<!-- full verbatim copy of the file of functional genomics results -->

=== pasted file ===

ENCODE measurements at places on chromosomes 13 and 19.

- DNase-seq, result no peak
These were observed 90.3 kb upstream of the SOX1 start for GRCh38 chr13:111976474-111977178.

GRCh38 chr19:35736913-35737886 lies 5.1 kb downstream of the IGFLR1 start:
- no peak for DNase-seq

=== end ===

ENCODE measurements at places on chromosomes 13 and 19.

- DNase-seq, result no peak
These were observed 90.3 kb upstream of the SOX1 start for GRCh38 chr13:111976474-111977178.

GRCh38 chr19:35736913-35737886 lies 5.1 kb downstream of the IGFLR1 start:
- no peak for DNase-seq